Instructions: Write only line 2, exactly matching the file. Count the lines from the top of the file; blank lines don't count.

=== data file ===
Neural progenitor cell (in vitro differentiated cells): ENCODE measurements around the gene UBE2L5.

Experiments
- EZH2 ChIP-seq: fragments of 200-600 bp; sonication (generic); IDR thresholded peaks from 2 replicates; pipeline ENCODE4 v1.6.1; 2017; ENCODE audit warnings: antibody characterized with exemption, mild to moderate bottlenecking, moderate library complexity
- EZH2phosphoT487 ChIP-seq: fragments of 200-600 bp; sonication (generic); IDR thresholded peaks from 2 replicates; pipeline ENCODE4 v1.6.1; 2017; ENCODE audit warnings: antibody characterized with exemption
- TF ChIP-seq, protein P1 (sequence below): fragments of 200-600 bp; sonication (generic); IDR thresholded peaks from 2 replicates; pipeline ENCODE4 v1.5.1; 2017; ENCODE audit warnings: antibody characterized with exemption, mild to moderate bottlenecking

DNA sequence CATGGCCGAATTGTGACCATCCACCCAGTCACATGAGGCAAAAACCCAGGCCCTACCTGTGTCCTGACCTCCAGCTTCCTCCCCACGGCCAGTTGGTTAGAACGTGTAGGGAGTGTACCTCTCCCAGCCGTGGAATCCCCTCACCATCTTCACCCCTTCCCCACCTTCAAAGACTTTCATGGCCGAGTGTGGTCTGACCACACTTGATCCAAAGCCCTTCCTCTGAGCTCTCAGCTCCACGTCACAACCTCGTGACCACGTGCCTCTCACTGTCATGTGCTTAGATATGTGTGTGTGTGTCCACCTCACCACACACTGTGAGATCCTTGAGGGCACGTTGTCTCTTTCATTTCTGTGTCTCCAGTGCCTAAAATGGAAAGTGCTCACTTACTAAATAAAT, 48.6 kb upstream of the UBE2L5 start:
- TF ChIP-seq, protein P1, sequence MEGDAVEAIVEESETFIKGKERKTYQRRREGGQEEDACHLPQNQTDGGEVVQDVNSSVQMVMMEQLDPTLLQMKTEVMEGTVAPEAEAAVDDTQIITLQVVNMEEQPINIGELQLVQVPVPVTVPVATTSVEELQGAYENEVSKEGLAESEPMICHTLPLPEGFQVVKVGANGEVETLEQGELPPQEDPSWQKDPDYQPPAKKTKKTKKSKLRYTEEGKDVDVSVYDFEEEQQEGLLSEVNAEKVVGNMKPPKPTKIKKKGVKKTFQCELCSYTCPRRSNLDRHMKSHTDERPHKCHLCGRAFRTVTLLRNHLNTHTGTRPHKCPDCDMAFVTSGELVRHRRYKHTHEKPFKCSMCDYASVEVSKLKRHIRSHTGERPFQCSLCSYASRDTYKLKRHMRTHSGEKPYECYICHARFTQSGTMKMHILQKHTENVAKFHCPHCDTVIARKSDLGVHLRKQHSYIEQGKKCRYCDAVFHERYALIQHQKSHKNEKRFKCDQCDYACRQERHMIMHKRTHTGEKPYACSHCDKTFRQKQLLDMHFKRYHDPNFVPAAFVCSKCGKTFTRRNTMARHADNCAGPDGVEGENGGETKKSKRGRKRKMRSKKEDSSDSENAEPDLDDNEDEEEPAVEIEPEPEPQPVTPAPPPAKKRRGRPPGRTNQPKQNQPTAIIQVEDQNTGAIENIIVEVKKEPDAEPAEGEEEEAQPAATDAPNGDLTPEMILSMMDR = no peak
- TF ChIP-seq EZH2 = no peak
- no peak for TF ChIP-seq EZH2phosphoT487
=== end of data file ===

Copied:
Experiments